Yes, the title of this post sounds extremely basic. It seems obvious that if you know how to read, then you should know how to read a recipe, right? Hmmm. Reading a recipe is basic; however, there are also some tips to remember when cooking with a recipe that can help ensure success as you try out a new dish. These are some tips that I’ve learned from a few sources (a , b ) and have been using for a while. I find them helpful, so I thought I’d share them with you.
Before I get started with how to read a recipe, I’d like to touch on the benefits of even using a recipe in the first place, especially if you’re a new cook. I remember attending a party several months ago and overhearing two young women talk about how they like to cook but don’t like using recipes. Based on their conversation, I gathered that they were new cooks, so I found it interesting that they both said they didn’t like cooking from recipes.
Experimentation and creativity are good, but I just don’t see how one can turn out many great dishes as a new cook not using recipes. I mean, how do you know the right amount of a particular ingredient to add in order to have a balanced taste rather than an overpowering taste? How do you know what herbs or spices go best with a particular meat or vegetable? And how do you know how high or low to keep the temperature in order to achieve your desired effect?
These are things you learn from trying out a variety of recipes and noticing the trends of how certain ingredients and techniques are used in a way that works. Once you’ve learned the fundamentals of cooking, then you’ll have more success with your original creations. At least that’s what I’ve been told, and that’s what my experience shows.
I’m sure a new cook can come up with some tasty dishes without using a recipe, but I would image that her number of successes don’t outweigh her number of duds or mediocre dishes. But anyway, I digress. For those of you who like testing out new dishes with a little guidance and want to do away with kitchen frustration, read on.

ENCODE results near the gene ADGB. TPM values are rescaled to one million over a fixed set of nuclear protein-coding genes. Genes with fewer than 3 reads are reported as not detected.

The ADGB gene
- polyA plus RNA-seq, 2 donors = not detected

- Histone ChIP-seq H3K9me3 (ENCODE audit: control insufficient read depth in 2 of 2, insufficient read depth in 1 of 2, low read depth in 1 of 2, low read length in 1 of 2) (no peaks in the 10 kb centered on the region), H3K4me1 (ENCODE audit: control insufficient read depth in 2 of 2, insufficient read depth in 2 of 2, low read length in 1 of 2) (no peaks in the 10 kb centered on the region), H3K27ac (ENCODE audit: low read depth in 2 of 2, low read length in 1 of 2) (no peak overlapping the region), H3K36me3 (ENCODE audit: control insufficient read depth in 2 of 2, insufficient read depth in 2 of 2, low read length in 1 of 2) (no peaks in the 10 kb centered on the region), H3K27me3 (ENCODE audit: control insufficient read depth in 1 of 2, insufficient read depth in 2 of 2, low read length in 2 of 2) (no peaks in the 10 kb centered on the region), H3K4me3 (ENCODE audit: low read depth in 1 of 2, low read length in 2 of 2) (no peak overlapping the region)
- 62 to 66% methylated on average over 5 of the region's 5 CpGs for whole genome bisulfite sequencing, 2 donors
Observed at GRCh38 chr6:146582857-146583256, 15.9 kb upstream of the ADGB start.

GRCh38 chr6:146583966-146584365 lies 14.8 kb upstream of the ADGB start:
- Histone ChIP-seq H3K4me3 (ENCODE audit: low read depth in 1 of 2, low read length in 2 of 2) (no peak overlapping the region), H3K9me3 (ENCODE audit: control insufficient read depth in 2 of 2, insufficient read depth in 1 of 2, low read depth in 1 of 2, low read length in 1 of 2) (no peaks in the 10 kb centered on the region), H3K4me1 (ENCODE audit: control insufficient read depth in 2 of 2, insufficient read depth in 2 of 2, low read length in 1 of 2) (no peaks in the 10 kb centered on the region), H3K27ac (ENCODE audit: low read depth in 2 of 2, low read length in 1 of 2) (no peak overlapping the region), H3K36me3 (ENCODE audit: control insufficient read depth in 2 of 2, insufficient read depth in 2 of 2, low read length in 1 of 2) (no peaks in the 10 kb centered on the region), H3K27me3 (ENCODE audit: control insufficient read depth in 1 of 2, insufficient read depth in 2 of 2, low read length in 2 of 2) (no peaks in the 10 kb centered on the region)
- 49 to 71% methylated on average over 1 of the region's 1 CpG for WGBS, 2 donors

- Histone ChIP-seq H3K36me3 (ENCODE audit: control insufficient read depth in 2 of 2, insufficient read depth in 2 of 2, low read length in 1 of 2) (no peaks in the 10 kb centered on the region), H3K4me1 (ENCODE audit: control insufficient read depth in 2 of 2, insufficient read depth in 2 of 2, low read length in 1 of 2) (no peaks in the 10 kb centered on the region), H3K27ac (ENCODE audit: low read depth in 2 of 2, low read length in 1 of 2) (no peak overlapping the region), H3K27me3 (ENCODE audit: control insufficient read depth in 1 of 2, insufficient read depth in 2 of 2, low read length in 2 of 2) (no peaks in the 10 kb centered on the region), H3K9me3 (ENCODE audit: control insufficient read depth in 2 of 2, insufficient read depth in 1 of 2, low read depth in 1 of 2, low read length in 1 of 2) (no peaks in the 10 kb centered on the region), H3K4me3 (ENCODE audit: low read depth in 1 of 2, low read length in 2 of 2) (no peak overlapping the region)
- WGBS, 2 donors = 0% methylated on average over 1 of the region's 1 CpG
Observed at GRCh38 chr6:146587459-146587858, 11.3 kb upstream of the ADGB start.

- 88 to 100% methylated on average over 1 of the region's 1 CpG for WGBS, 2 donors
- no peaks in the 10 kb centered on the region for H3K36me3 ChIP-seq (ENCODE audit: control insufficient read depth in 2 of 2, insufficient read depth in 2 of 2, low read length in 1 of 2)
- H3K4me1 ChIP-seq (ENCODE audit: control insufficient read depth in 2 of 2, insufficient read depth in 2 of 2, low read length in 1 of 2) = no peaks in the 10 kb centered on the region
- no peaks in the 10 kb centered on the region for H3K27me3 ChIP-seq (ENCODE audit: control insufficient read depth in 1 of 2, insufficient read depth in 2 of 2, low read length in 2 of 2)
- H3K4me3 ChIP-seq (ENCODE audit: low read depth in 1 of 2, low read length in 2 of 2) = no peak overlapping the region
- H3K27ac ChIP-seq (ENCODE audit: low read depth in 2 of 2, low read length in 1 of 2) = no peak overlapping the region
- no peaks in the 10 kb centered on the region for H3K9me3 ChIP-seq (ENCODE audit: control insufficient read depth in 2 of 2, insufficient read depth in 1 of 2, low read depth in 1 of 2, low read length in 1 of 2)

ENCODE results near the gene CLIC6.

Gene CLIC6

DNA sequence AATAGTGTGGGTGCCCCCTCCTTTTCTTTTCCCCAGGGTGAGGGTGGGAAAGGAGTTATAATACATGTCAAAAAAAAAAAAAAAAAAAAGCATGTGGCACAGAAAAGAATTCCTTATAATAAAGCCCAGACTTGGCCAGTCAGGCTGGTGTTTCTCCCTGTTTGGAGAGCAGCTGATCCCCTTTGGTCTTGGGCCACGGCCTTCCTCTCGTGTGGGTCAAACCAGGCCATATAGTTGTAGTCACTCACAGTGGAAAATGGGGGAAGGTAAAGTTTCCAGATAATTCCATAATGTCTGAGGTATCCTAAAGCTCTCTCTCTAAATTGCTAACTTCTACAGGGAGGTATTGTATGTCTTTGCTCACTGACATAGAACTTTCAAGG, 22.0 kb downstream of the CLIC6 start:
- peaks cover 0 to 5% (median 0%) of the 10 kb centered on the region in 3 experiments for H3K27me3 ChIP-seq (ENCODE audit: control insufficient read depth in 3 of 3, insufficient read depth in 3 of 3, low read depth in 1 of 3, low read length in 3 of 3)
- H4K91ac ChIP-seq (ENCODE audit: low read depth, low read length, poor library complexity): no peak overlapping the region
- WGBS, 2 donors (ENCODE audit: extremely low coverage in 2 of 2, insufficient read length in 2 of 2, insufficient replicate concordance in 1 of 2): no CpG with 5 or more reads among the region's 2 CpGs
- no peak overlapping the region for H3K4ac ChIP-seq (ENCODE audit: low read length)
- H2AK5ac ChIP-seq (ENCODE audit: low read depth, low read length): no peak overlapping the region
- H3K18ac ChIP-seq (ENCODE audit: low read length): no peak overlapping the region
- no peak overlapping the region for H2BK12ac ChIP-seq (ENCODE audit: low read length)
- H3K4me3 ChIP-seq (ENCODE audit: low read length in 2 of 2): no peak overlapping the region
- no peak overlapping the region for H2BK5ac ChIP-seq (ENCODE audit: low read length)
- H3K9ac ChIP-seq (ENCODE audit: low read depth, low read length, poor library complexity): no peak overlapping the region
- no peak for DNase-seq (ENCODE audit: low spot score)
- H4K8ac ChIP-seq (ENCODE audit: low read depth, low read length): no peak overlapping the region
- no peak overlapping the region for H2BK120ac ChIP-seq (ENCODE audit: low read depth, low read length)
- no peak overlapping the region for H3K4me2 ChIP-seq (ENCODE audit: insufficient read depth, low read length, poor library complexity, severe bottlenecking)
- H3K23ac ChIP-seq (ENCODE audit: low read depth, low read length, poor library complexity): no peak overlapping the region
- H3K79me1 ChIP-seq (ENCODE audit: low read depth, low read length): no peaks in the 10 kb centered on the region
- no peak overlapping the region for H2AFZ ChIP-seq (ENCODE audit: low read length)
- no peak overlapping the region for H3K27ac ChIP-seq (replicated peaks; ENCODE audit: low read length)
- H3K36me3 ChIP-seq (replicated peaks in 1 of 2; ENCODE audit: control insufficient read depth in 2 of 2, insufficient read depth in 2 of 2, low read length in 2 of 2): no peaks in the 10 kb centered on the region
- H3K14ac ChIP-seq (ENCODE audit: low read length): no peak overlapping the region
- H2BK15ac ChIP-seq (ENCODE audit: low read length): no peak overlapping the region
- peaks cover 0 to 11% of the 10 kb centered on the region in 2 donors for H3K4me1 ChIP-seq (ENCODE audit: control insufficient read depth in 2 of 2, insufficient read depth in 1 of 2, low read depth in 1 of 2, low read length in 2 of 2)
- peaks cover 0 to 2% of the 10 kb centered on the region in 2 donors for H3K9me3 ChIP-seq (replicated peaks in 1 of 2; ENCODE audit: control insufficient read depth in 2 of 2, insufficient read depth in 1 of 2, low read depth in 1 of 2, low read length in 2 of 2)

Read the recipe carefully – Thoroughly read the recipe all the way through before you do anything.
Pay attention to details – Take notice of the order of the ingredients (usually listed in the order used). Note specific measurements and ingredient details such as “rinsed and drained,” “minced” or “roughly chopped,” or “at room temperature”. Also pay close attention to direction details.
Gather everything in place – Mise en place – Mise en place is French for “put in place”, which means to have all of your ingredients and utensils prepped and ready to use in front of you before you actually begin cooking. This will prevent frustrations like letting the oil overheat or the butter burn while you look for the garlic press or the knife to dice your onions.
Read the recipe carefully again – After you’ve read the recipe once and gathered everything you’ll need, read the recipe once more before you actually begin cooking just to be sure that no key ingredient is missing and to increase the chances that you won’t overlook a step.
Compare and Adjust – You can do this before testing a recipe for the first time or before the second time you try a recipe. I like to compare several recipes for the same dish in order to see the different approaches people take. Then, I choose the recipe that I like best or make adjustments based on two or more recipes.
Earlier this week as I brainstormed for this post, I tried out a recipe by Giada De Laurentiis for Tuscan White Bean Soup  with Ciabatta Bread. It was delicious, creamy but not too heavy, and a perfect soup for cooler weather. You can try the “How to Read a Recipe” tips using this quick recipe. I highly recommend it.
Tuscan White Bean Soup – Recipe by Giada De Laurentiis
Note: If you want a vegetarian version of this recipe, just substitute the chicken broth with vegetable broth. Also, the recipe doesn’t call for salt, but I recommend salting to taste. Also, immersion blenders work like a charm.